All we have to do is be ourselves

I would like to send this message out to all my Me2/Orchestra friends. Thank you for last week’s rehearsal. I had been having a rocky couple of days. I didn’t feel like going to rehearsal. When I left my apartment I began to think up an excuse to give you all, explaining that I had been having some difficult days and so on. Then I realized that I don’t have to make any excuses with this group. That in itself made me feel a lot better. When I walked into the rehearsal room I felt so much love and talent and acceptance, all my woes and uncertainty went up-up-and-away! (And by the way, I thought we had an excellent rehearsal. We got through a lot of difficult music in preparation for the film crew from Al Jazeera to visit us tomorrow.)

Ronald Braunstein

When Caroline and I thought up the idea for Me2/Orchestra, all I could think of was that I wanted to work with people like me. I wanted it to be pure and free of meanness and stigma. Caroline took the idea from there and developed an entire organization with two orchestras and countless friendships of darling peeps that come together every week to share time in the context of our orchestra. But this is more than an orchestra. I know the term is over-used but we are not just like a family. We really are a family. At least that’s how it feels to me.

All we have to do is be ourselves. I’ve always worried about choosing repertoire, finding the right musicians, etc. I never dreamed for an instant that I would end up in such a wonderful orchestra full of kind and lovely people.

Thank you, Me2/Orchestra.

–Ronnie

If you don’t think you know someone with a serious mental illness, you’re wrong.

Last night Ronald Braunstein and I had the opportunity to speak to a group of students at the University of Vermont. It was a casual gathering in one of the dorm buildings, so we kicked back and enjoyed nearly an hour of explaining how Me2/Orchestra got started, how we serve the mental health community, and telling stories about our performances in correctional facilities. It was a fun evening with a great group of curious and intelligent young minds.

At one point I told the group that they all know someone with a “serious” mental illness – if not a close family member or friend, maybe someone else that they come in contact with on a regular basis. Maybe it’s one of the helpful librarians on campus, the waitress at their favorite restaurant downtown, or their career counselor. We don’t know who is living with bipolar disorder, depression, OCD, or schizophrenia, even though we interact with people who have these diagnoses every single day. Mental illness looks different in each person it affects, and it isn’t something we can obviously SEE when we meet someone.

I thought about this point today when I ran across an article in The Guardian, titled “Forget the headlines – schizophrenia is more common than you might think.” It’s great reading for anyone interested in the broad criteria under which schizophrenia and other mental illnesses are diagnosed.

Ronnie and I are grateful to our hosts at UVM last night. If you have a group that would be interested in learning more about Me2/, please don’t hesitate to let us know!

Music in Prison: “I felt appreciated and useful.”

Me2/Orchestra performed for inmates in the Southern State Correctional Facility (Springfield, VT) earlier this month. I asked the musicians for their feedback on the experience of performing in prison. Here are a few of their responses:

Margie: “I was a little bit nervous when we first got to the prison, and a little bit more nervous when the inmates started coming in.  And then still a little bit more nervous during our first piece (the Overture to Handel’s Music for the Royal Fireworks).  I thought, I hope we haven’t misled these people in any way; maybe they were expecting some kind of concert other than a classical music concert.  But then they were so appreciative and so open with us and so nice to us after we finished that first piece.  Truly, by the end of the evening, I felt like these were normal guys who just happened to have made mistakes.  I was really happy to have spent some time relating to them, getting to know them a little bit better.”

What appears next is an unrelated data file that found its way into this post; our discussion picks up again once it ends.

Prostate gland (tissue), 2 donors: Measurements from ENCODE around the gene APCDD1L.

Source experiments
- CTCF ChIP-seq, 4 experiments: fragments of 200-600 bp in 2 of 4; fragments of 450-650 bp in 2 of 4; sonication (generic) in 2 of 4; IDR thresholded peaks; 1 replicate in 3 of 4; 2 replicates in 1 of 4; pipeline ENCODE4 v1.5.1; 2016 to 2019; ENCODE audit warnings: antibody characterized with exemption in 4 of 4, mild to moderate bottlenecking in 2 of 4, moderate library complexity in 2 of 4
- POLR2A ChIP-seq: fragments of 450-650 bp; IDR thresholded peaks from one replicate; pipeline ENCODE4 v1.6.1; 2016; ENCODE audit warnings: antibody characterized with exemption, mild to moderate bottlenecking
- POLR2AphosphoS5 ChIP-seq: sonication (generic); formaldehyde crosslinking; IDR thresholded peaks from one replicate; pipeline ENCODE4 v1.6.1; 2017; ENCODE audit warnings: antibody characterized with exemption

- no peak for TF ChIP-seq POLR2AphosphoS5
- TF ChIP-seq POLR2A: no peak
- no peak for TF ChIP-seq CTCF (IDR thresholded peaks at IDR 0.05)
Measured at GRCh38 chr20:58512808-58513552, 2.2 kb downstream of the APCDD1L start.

Travis: “I have found that the most genuine way to erase stigma is to have people spend time face to face, providing them with the opportunity to realize their similarities and transcend their differences.  Both the Me2/ players and our enthusiastic audience members had that unique opportunity inside the Southern State Correctional Facility. We were able to use music to find common ground. Events like this performance help people who are in need of a positive identity forge one for themselves.”

Kate: “Playing at the prison was a remarkable experience: being able to interact with the attentive and interested prisoners and share a little bit of what is normal for us was great. I felt appreciated and useful. It was an honor to share this experience with the individuals in the Springfield prison.”

One of the most striking things I noticed in the comments and in conversations with nearly every orchestra member after the performance is that they all said how much fun it was to play for the inmates. Many remarked that this was one of the most enjoyable concerts they had ever played because they had the opportunity to truly engage with the audience in a very direct way.

The audience was invited to provide feedback and ask questions after every piece was performed. This rarely, if ever, happens in orchestral performance situations. Granted, it would be nearly impossible in a performance hall seating 1,500+ people, which is the setting in which most orchestral performances occur. The opportunity to have 22 musicians performing for an audience of 40 people in an intimate, classroom-type setting is very rare and truly special. The members of Me2/Orchestra walked away from the performance feeling “appreciated and useful” because they were not only playing music for an audience (which by itself has enormous value), but sharing a musical experience on a personal level and uncovering our commonalities as human beings.

Some might say that we, the members of Me2/Orchestra, learned a thing or two about stigma by interacting with the prisoners in Springfield. We know there are men inside that facility who committed serious crimes, and if we’d known the history of some of the men in our audience it might have scared us. Regardless, on a Saturday night in Vermont we sat together in a small room and focused on the things we have in common, including our love for music.